China operates a huge, rigorous selection and training process, from the junior-most levels to minister and governor. We can learn much from the numbers processed and the objective, says Kishan S Rana
In 1954, as a wide-eyed 17-year-old university student (in those pre-Class XII days), I trudged up and down the streets of New Delhi, camera in hand, looking for that decisive moment, to capture the right image.
The Holy Grail for a novice photographer was acceptance by The Statesman for its then iconic Monday column, 'New Delhi Notebook', and my photo that made it (probably in 1956) was taken on Shah Jahan Road, of a solitary tonga, ambling under a tree canopy, early on a mist-draped winter morning.
That road is home to Dholpur House, the seat of the Union Public Service Commission, the mecca for my ilk; many of us dreamt of the foreign or administrative service as the pinnacle of our ambition.
The UPSC is unique among Indian institutions in its sustained, impeccable reputation for probity and fairness.
It will thus be with special caution, I imagine, that the expert committee set up by the government of India in September 2015 will tackle its mandate to review all the processes and modalities of civil service recruitment.
Its terms of reference are: 'to arrive at an examination pattern that is holistic and does not exhibit any bias for or against candidates from any particular stream, subject area, language or region.'
This committee is to give its report in six months, and one hopes it will honour that deadline, notwithstanding the complexity of its task. It is to study the plan of examination, number of papers, their structure and duration, marking scheme, weightage of marks and system of evaluation, besides age limits and the wider factors mentioned above.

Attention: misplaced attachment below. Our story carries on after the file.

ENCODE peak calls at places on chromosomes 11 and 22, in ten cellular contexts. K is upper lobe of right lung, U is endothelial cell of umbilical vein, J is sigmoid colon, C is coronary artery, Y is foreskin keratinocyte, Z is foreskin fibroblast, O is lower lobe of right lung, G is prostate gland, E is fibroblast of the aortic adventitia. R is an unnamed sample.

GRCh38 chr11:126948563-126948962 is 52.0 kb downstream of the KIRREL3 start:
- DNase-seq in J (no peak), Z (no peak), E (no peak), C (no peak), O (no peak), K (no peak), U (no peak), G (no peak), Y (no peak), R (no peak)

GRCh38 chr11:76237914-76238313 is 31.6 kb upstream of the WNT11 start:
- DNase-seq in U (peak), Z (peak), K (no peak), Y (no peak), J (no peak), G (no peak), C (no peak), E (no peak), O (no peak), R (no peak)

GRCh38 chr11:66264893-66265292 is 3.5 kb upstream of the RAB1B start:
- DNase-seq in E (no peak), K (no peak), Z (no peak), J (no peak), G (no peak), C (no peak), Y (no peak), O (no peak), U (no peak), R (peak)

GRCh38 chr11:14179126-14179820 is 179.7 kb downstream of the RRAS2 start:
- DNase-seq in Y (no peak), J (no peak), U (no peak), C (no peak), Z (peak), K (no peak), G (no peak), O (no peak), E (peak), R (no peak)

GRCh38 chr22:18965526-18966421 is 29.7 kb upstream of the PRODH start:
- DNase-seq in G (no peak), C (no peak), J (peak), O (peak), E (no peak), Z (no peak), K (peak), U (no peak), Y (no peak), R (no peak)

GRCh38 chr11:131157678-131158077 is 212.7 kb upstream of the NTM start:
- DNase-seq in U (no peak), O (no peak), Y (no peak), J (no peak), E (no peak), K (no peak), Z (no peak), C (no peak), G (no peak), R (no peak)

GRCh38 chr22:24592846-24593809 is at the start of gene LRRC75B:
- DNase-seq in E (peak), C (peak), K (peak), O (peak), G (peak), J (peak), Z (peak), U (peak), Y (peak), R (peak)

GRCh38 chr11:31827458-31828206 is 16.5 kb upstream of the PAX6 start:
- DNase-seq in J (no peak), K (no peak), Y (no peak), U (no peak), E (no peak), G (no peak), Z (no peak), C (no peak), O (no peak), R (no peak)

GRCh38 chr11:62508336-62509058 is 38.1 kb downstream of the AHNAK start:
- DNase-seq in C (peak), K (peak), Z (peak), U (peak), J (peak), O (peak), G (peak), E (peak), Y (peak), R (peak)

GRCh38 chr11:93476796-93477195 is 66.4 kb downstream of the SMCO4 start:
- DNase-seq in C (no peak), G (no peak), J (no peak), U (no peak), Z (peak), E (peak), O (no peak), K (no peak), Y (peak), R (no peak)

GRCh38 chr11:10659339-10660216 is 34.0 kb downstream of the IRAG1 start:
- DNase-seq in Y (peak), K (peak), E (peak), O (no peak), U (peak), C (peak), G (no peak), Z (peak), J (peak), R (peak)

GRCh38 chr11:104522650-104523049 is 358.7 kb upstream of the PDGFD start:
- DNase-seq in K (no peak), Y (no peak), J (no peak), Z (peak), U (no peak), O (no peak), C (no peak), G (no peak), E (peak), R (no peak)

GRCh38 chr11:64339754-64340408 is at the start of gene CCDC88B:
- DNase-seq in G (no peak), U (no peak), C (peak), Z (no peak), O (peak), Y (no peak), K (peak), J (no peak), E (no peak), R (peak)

Offered here are some thoughts. First, consider the huge numbers that our civil service exams involve. Roughly 9,50,000 apply for the annual selection; of these, 4,60,000 take the 'preliminary' exam.
That number is ruthlessly pared down to a mere 15,000-odd that qualify for the 'main' exam.
This second written test winnows the number to 4,000 that are called for interviews. We might call them the 'grand catchment' for the annual civil service intake. In the current system, they appear before the multiple interview boards that work in parallel, each chaired by a UPSC member, assisted by a cluster of retired officials and others.
Under time pressure, a mere half-hour is prescribed for each interview; in practice this leaves barely 25 minutes to engage each candidate, and assess her/his worth for public service. Is that sufficient for such a major selection?
Parliament has been concerned with the subjectivity of interviews, and over the years, the marks assigned to it have been pared down, to minimise this element. We also see a trend to do away with the interview altogether, for the junior branches of public services. But subjectivity can also be tackled another way, by making the interview process multi-layered, assessed separately by several professional panels, leaving no scope for manipulation.
Other public services around the world stretch their assessment of individuals to two or more days, conducted via complex programmes of individual and group interviews and discussions, tests and activities that gauge ability to respond to time and other pressures, people skills, service attitudes and empathy, plus psychological profile. Many will say there is simply no time to do this. That connects with my next point.